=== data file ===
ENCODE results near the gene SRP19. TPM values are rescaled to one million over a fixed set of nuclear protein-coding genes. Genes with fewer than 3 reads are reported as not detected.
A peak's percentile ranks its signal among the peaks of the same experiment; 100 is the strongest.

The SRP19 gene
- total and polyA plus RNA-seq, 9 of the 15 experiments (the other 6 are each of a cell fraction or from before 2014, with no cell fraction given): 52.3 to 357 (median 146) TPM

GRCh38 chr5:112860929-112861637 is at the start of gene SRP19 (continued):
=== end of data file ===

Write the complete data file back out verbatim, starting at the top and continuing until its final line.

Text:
ENCODE results near the gene SRP19. TPM values are rescaled to one million over a fixed set of nuclear protein-coding genes. Genes with fewer than 3 reads are reported as not detected.
A peak's percentile ranks its signal among the peaks of the same experiment; 100 is the strongest.

The SRP19 gene
- total and polyA plus RNA-seq, 9 of the 15 experiments (the other 6 are each of a cell fraction or from before 2014, with no cell fraction given): 52.3 to 357 (median 146) TPM

GRCh38 chr5:112860929-112861637 is at the start of gene SRP19 (continued):